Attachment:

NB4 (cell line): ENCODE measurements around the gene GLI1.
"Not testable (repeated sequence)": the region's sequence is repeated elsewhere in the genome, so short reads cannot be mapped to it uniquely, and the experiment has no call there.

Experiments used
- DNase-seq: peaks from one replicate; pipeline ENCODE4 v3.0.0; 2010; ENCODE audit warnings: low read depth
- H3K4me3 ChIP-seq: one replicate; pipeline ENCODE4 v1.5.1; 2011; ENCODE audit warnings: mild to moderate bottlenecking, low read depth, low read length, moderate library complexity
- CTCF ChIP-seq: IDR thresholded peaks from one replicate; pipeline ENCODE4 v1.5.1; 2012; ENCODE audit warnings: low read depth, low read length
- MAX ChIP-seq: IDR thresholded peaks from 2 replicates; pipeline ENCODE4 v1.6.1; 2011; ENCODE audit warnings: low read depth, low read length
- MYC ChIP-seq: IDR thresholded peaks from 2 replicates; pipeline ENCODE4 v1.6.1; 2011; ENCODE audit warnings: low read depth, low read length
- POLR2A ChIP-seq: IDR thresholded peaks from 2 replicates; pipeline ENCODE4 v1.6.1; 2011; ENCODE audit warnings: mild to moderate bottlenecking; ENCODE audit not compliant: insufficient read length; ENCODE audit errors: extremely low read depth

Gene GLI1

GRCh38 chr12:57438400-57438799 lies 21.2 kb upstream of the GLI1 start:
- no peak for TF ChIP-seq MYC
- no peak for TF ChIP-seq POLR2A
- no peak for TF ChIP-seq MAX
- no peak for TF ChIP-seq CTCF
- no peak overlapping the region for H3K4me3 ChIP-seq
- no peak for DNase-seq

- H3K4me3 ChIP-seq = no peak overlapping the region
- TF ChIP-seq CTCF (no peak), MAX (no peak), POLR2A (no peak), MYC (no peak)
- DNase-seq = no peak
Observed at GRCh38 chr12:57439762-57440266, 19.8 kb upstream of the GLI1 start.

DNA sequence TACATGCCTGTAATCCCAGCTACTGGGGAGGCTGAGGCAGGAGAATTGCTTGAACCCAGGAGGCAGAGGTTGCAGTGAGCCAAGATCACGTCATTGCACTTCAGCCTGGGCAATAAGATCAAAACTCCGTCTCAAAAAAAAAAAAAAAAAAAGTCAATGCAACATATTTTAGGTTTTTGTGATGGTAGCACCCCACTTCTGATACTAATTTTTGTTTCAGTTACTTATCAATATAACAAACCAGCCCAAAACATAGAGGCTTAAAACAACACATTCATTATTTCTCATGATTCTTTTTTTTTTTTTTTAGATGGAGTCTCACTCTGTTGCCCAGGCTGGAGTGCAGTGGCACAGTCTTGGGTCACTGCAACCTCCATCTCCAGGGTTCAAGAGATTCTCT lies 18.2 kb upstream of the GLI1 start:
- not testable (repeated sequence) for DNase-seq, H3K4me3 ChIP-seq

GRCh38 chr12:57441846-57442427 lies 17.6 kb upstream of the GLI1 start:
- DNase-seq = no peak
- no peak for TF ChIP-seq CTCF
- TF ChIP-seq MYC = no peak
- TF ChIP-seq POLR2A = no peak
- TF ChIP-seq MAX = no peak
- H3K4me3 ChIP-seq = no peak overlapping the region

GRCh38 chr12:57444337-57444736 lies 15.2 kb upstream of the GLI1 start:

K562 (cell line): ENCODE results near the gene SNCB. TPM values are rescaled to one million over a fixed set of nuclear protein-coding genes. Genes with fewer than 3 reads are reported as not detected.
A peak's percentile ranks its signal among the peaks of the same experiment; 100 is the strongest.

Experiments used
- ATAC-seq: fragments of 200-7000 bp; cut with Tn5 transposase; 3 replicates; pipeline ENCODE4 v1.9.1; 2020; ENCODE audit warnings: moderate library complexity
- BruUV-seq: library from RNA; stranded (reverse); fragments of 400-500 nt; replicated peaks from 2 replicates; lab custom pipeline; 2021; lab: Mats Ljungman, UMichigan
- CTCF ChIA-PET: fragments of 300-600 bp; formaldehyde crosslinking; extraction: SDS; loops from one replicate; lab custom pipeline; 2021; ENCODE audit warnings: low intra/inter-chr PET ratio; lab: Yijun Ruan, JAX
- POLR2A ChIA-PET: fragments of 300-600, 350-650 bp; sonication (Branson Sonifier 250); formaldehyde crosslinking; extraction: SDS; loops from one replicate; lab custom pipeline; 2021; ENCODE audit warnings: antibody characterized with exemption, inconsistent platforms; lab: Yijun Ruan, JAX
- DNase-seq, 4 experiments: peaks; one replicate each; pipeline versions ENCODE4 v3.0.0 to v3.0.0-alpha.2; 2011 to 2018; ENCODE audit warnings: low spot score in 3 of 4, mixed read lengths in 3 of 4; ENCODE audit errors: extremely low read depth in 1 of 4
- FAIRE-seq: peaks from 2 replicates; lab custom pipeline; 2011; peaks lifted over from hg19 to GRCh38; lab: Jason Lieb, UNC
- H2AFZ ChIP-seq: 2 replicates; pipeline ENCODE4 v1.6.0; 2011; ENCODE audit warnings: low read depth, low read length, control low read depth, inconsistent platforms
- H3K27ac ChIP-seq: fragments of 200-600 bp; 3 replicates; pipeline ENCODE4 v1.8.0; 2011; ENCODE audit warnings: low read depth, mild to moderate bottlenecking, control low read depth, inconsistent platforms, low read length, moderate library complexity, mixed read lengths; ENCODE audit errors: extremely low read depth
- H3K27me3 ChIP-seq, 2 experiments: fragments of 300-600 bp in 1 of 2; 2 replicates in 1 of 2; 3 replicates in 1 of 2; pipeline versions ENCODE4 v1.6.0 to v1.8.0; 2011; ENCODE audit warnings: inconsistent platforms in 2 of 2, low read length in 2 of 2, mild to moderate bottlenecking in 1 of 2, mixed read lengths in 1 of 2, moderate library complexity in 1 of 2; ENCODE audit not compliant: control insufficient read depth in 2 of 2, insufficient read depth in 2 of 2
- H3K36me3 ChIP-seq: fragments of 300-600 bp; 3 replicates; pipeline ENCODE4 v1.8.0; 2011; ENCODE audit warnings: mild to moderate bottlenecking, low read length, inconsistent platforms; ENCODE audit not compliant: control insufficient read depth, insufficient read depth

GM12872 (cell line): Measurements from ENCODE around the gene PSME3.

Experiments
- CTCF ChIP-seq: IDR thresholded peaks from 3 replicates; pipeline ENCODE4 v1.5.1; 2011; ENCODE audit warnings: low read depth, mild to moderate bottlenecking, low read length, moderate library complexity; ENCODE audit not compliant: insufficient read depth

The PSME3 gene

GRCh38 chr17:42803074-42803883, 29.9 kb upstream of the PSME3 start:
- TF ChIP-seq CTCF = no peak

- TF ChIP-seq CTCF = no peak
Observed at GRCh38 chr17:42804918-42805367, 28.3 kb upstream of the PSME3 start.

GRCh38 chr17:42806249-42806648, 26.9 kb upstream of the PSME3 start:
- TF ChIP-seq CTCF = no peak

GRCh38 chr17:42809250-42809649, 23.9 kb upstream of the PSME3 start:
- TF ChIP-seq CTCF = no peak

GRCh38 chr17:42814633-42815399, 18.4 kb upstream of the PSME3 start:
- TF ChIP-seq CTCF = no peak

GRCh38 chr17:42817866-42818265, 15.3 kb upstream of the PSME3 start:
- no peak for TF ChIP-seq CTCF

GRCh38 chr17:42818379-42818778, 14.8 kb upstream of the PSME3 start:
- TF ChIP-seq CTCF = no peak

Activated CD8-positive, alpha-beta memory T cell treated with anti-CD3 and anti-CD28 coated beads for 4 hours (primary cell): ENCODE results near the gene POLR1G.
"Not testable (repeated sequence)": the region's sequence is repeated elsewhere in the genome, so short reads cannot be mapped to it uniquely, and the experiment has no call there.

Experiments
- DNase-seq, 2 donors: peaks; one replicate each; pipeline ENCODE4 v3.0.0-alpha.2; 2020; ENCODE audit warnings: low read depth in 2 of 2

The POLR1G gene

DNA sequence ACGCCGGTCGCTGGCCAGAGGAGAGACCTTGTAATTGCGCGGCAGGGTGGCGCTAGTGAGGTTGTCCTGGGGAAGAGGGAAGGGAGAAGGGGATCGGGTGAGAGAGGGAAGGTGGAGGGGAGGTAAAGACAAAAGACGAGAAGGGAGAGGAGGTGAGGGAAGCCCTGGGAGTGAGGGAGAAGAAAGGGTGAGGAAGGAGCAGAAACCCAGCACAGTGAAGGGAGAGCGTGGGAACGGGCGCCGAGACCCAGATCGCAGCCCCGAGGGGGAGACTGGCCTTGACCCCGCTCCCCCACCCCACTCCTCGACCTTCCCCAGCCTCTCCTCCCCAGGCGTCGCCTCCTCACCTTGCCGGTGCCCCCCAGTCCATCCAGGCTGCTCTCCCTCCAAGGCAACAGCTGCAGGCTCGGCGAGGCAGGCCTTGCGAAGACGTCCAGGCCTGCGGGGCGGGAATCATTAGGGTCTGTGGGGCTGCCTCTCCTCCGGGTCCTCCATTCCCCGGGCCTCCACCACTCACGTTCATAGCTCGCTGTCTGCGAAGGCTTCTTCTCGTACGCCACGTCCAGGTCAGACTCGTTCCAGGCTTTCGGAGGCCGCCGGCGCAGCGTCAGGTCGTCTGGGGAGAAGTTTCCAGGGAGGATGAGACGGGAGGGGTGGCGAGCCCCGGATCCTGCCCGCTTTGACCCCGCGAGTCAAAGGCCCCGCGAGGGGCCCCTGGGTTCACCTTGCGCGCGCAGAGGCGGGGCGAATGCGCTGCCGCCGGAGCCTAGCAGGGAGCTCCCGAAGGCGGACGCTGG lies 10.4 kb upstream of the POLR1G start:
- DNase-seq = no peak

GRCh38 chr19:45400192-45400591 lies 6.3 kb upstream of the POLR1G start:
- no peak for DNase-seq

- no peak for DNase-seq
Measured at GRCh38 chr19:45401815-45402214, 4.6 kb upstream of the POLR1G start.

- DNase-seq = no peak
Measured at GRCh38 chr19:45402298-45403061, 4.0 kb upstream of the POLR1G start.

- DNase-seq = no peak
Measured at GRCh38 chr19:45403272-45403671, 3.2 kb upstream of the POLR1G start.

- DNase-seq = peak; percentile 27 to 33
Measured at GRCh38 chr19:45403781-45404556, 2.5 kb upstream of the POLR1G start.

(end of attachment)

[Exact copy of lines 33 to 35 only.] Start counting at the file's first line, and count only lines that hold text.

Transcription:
A peak's percentile ranks its signal among the peaks of the same experiment; 100 is the strongest.

Experiments used
- ATAC-seq: fragments of 200-7000 bp; cut with Tn5 transposase; 3 replicates; pipeline ENCODE4 v1.9.1; 2020; ENCODE audit warnings: moderate library complexity